MPs are calling on the Government to work with industry to create a viable market for financial products able to fund long-term care costs in the wake of the Dilnot Commission.
One of the Dilnot Commission’s recommendations was to place a cap of between £25,000 and £50,000 on the amount an individual pays for social care costs before the state steps in. It was hoped this limited individual liability would help create a market for financial products.
In a report into social care, published today, the health select committee says the Government should accept the proposal. But, amid warnings given to the committee by the ABI and Partnership that the cap might not provide the fillip needed to the market, it says the Government should set out how it will make sure products are available to cover the costs placed on individuals.
It says: “The Government should clarify the likely market for pre-funded insurance, equity release and immediate needs annuities, as well as pensions-related products and other products. It should also articulate how it will work with the industry to stimulate the market for those products.”
Despite claims from care minister Paul Burstow that there is no funding crisis in social care, the report says the Government must “face the issue” of the funding gap.
It says: “The Government must face the issue of the existing “funding gap” in social care services, i.e. the gap between the number of people who need care (and the level of their care need) versus the amount of money that is currently in the system to deal with their needs.”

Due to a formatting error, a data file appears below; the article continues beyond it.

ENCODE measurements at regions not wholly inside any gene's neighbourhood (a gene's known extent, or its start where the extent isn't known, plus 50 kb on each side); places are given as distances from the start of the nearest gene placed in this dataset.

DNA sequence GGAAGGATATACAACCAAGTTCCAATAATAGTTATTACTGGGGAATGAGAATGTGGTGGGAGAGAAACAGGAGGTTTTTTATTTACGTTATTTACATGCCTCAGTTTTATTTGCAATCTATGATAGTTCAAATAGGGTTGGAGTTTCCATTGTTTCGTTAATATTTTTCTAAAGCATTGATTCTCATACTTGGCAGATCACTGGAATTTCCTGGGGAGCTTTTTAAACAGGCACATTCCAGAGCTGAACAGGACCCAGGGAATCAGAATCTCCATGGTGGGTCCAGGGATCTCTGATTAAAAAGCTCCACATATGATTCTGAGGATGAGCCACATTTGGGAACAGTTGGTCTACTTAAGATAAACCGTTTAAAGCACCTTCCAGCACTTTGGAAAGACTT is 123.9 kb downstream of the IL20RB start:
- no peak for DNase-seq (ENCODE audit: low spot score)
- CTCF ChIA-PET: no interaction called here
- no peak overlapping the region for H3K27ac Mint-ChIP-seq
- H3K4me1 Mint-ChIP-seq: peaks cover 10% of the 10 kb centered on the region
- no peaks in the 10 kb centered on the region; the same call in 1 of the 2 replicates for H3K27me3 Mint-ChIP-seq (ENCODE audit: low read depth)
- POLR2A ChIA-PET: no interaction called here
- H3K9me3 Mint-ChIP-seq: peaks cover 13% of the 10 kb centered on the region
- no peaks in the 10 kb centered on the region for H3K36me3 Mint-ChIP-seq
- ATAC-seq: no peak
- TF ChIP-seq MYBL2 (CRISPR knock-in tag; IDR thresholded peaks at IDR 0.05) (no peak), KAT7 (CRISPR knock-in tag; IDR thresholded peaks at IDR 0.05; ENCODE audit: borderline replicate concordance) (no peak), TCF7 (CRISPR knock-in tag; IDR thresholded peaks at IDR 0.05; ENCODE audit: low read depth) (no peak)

Safe Home Income Plans director general Andrea Rozario says: “This is extremely important. How are the Government and financial services industry to come up with solutions to funding care without a full idea of the scale of the problem?”
The report says the Government should accept Dilnot’s proposal of a cap on individual liability but wants the idea of expressing the cap in terms of a length in time, rather than a cash sum, to be revisited.
It says: “The Dilnot Commission considered this approach and rejected it on the grounds that it would make the actual cost of the individual’s contribution dependent on the acuity of their care needs during the period involved. The committee recommends the Government should look again at the principle in its progress report on funding, ensuring the equivalence of care standards before and after the cap is reached.”